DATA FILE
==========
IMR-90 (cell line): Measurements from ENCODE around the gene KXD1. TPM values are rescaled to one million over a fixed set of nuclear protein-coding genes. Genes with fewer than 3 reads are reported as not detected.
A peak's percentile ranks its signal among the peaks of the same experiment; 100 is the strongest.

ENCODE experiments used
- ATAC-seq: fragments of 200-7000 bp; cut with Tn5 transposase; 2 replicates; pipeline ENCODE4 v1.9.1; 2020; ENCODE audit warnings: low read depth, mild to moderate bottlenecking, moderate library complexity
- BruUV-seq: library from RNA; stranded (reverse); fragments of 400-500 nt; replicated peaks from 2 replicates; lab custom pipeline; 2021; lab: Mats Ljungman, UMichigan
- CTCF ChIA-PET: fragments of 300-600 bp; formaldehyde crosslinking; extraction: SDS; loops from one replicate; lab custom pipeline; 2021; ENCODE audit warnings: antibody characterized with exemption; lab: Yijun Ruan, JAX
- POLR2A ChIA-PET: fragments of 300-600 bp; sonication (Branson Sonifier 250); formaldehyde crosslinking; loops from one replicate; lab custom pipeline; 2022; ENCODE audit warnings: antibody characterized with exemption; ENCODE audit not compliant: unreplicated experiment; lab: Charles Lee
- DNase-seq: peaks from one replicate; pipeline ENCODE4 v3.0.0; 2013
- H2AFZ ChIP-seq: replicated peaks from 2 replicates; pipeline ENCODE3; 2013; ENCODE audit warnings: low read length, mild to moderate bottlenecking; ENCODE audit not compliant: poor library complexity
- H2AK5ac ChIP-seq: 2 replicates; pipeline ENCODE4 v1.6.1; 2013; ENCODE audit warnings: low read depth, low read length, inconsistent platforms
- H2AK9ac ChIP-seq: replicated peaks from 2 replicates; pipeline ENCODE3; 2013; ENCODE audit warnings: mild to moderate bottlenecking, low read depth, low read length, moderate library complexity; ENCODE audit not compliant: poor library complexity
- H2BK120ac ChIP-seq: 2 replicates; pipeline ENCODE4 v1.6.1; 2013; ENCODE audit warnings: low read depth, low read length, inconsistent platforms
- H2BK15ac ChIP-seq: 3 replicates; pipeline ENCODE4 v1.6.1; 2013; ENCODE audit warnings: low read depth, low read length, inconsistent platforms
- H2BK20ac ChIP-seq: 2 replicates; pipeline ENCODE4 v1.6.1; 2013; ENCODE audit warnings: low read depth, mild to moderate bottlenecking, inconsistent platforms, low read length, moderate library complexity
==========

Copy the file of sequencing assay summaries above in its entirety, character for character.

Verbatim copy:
IMR-90 (cell line): Measurements from ENCODE around the gene KXD1. TPM values are rescaled to one million over a fixed set of nuclear protein-coding genes. Genes with fewer than 3 reads are reported as not detected.
A peak's percentile ranks its signal among the peaks of the same experiment; 100 is the strongest.

ENCODE experiments used
- ATAC-seq: fragments of 200-7000 bp; cut with Tn5 transposase; 2 replicates; pipeline ENCODE4 v1.9.1; 2020; ENCODE audit warnings: low read depth, mild to moderate bottlenecking, moderate library complexity
- BruUV-seq: library from RNA; stranded (reverse); fragments of 400-500 nt; replicated peaks from 2 replicates; lab custom pipeline; 2021; lab: Mats Ljungman, UMichigan
- CTCF ChIA-PET: fragments of 300-600 bp; formaldehyde crosslinking; extraction: SDS; loops from one replicate; lab custom pipeline; 2021; ENCODE audit warnings: antibody characterized with exemption; lab: Yijun Ruan, JAX
- POLR2A ChIA-PET: fragments of 300-600 bp; sonication (Branson Sonifier 250); formaldehyde crosslinking; loops from one replicate; lab custom pipeline; 2022; ENCODE audit warnings: antibody characterized with exemption; ENCODE audit not compliant: unreplicated experiment; lab: Charles Lee
- DNase-seq: peaks from one replicate; pipeline ENCODE4 v3.0.0; 2013
- H2AFZ ChIP-seq: replicated peaks from 2 replicates; pipeline ENCODE3; 2013; ENCODE audit warnings: low read length, mild to moderate bottlenecking; ENCODE audit not compliant: poor library complexity
- H2AK5ac ChIP-seq: 2 replicates; pipeline ENCODE4 v1.6.1; 2013; ENCODE audit warnings: low read depth, low read length, inconsistent platforms
- H2AK9ac ChIP-seq: replicated peaks from 2 replicates; pipeline ENCODE3; 2013; ENCODE audit warnings: mild to moderate bottlenecking, low read depth, low read length, moderate library complexity; ENCODE audit not compliant: poor library complexity
- H2BK120ac ChIP-seq: 2 replicates; pipeline ENCODE4 v1.6.1; 2013; ENCODE audit warnings: low read depth, low read length, inconsistent platforms
- H2BK15ac ChIP-seq: 3 replicates; pipeline ENCODE4 v1.6.1; 2013; ENCODE audit warnings: low read depth, low read length, inconsistent platforms
- H2BK20ac ChIP-seq: 2 replicates; pipeline ENCODE4 v1.6.1; 2013; ENCODE audit warnings: low read depth, mild to moderate bottlenecking, inconsistent platforms, low read length, moderate library complexity